Tassarjara Valley History
The earliest known inhabitants of the area were members of the Bay Miwok Tatcan tribe.
The first writing that mentions the area is in the notes of an expedition in 1772 led by Spanish explorer Pedro Fages and missionary
Father Juan Crespí who thought the area would be a suitable location for one of the California Missions.
Early One-Room School House on Finley Road
Local resident and historian Beverly Lane wrote about the area in an article Presenting the Past published in the Danville Weekly.
Tassajara Creek begins in the foothills of Mount Diablo and drains south.
It is part of the huge Alameda Creek watershed, which covers 405,000 acres in two counties.
The portion of this watershed in Contra Costa County is called the Upper Alameda Creek Watershed and encompasses 40,000 acres.
After the Gold Rush, settlers moved into the Tassajara Valley with their families and raised a variety of crops including hay,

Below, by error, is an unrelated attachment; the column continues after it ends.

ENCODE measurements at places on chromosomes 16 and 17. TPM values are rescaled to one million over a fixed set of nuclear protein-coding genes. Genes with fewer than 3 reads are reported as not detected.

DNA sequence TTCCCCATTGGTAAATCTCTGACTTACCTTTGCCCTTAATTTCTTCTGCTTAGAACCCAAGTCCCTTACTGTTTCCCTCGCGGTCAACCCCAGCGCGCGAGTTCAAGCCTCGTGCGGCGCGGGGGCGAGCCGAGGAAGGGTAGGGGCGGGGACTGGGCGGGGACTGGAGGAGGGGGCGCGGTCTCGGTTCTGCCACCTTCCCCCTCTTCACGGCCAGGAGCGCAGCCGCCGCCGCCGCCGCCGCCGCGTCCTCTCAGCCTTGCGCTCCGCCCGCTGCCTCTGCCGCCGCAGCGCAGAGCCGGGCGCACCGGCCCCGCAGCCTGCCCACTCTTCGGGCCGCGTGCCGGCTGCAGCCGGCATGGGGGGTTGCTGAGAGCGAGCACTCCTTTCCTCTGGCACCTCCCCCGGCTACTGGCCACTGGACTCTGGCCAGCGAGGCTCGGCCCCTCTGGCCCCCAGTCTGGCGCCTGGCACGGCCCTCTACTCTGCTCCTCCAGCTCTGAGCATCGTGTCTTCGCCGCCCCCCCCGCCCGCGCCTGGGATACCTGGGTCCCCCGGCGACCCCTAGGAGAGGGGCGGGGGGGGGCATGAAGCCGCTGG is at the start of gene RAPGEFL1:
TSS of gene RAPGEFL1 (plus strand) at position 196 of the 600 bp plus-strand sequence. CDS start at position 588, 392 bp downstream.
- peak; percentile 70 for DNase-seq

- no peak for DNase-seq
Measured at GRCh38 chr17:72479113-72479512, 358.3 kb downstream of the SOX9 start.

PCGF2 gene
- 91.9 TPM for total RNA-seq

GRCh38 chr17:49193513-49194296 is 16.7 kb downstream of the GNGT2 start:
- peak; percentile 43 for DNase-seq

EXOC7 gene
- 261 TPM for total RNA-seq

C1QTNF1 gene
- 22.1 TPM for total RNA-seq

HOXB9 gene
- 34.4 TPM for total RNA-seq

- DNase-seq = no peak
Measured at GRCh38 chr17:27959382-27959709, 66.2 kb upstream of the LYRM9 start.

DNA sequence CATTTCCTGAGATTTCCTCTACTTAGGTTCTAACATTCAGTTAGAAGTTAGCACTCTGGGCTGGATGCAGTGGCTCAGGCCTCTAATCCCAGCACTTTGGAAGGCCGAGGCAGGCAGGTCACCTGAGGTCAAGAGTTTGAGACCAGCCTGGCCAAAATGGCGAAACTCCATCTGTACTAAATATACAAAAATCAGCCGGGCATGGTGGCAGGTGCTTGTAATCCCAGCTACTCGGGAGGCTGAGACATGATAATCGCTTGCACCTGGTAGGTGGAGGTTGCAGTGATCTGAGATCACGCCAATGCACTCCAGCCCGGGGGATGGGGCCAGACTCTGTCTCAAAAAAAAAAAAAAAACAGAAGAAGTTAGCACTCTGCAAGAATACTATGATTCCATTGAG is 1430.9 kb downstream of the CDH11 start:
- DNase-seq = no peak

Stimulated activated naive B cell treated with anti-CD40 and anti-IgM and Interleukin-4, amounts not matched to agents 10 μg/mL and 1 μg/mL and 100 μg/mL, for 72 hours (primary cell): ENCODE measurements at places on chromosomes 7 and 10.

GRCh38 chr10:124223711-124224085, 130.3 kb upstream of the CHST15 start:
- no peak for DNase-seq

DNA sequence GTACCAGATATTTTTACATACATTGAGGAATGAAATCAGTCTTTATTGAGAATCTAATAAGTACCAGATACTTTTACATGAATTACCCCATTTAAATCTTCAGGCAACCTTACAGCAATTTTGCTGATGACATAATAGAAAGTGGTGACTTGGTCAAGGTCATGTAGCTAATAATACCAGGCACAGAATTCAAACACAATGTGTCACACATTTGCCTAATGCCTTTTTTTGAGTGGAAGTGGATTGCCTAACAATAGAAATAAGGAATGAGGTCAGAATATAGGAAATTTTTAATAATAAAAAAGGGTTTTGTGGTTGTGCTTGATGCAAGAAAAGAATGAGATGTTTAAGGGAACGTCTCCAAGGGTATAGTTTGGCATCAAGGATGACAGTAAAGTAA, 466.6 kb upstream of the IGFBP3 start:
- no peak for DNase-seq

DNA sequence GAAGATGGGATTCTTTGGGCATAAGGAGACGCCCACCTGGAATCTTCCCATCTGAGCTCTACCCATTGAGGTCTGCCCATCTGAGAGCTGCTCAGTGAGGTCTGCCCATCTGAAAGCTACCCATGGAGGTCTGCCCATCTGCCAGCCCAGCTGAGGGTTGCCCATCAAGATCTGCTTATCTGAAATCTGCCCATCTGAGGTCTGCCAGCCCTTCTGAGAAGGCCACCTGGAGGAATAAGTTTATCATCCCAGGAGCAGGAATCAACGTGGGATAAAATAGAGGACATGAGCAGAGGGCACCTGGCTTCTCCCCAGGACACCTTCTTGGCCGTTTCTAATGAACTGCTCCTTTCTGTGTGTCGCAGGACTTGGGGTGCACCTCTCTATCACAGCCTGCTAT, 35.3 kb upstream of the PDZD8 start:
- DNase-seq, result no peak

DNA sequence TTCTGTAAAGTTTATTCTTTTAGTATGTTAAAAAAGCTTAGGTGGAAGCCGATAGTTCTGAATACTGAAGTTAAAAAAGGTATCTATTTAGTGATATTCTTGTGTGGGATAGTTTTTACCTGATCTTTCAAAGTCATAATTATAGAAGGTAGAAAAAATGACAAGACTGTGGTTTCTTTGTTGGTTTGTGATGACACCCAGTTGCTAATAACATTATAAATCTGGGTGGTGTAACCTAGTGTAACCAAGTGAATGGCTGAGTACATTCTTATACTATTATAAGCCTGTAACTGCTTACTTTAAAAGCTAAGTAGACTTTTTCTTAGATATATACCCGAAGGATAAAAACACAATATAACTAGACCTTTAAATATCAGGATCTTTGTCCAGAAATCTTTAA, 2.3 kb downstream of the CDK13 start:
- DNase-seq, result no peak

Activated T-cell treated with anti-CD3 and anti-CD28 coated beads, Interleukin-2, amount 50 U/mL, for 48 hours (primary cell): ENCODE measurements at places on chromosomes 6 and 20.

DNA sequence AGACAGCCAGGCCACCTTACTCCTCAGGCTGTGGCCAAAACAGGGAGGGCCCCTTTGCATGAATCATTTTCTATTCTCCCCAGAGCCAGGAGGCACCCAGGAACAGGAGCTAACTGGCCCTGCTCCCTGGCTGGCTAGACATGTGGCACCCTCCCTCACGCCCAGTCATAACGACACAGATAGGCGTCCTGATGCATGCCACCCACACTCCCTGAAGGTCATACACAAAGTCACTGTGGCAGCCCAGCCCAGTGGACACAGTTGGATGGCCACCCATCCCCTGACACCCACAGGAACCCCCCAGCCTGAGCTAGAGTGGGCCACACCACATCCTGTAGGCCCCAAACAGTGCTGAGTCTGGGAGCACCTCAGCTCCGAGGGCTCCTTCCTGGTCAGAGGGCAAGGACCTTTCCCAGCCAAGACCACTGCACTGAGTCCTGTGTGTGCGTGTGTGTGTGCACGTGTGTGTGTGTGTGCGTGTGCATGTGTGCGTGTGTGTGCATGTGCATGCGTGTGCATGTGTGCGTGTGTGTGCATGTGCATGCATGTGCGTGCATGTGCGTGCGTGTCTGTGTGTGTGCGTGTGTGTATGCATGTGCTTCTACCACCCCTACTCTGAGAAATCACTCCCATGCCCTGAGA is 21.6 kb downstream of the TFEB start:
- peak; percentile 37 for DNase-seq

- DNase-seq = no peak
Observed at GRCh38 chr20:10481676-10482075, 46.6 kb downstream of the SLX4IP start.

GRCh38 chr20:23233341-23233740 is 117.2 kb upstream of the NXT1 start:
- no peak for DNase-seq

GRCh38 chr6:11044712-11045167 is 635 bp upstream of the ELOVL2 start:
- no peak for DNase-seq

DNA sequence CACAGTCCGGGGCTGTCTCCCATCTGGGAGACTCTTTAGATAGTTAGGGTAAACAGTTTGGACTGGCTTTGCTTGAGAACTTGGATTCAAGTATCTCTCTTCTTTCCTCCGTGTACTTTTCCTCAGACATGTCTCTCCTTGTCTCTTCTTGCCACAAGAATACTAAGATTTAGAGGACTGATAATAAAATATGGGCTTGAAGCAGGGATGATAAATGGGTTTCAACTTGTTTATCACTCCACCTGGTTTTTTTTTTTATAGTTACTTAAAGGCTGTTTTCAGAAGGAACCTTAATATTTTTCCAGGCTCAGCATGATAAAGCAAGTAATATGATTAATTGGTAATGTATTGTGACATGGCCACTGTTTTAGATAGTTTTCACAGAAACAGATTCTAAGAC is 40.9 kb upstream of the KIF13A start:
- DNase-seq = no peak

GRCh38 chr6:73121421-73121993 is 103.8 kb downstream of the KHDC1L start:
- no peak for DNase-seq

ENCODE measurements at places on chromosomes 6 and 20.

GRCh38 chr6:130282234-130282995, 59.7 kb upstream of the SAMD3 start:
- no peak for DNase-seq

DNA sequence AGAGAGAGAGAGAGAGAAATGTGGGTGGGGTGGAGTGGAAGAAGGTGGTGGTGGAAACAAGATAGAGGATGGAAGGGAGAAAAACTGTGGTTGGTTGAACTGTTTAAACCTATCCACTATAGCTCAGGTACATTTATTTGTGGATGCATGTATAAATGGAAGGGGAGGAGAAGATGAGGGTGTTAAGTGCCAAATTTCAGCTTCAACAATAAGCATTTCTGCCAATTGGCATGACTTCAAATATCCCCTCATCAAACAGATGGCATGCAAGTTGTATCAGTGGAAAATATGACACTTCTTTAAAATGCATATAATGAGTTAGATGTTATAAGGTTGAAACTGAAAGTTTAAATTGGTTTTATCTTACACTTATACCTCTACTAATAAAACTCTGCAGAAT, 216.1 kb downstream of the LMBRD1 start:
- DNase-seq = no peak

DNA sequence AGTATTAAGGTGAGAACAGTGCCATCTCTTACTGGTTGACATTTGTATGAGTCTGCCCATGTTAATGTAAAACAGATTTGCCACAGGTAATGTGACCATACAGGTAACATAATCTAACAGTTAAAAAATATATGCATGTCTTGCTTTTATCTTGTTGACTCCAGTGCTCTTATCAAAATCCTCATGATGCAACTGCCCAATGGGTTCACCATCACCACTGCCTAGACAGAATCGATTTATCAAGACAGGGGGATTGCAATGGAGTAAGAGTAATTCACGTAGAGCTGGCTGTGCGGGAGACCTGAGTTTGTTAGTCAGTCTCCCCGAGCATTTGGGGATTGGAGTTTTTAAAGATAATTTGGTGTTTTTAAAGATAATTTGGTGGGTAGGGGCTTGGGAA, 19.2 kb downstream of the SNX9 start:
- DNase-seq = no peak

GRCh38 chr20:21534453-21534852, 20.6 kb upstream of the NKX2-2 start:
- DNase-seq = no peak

grains, orchards of fruit and nuts, vineyards and tomatoes. Nina McPherson Williams loved growing up in the valley and wrote:
“In the land of sunshine in the county of Contra Costa, along an oak-rimmed stream, lies the Valley of Tassajara.
Rich fields of native grasses gave the valley much fame from olden times to the present.”
Immigrants from many areas settled in the valley - Portuguese, Danes, Welsh and Scots.
The Tassajara Grammar School provided a place for these settlers to educate their children,
share parties and create new communities. Student names in the school registers reflected their family origins:
Williams, McPherson, Finley, Bettencourt, Lawrence (Portuguese), Rasmussen and Hansen.
The second school house, built in 1889, has been restored, at 1650 Finley Road.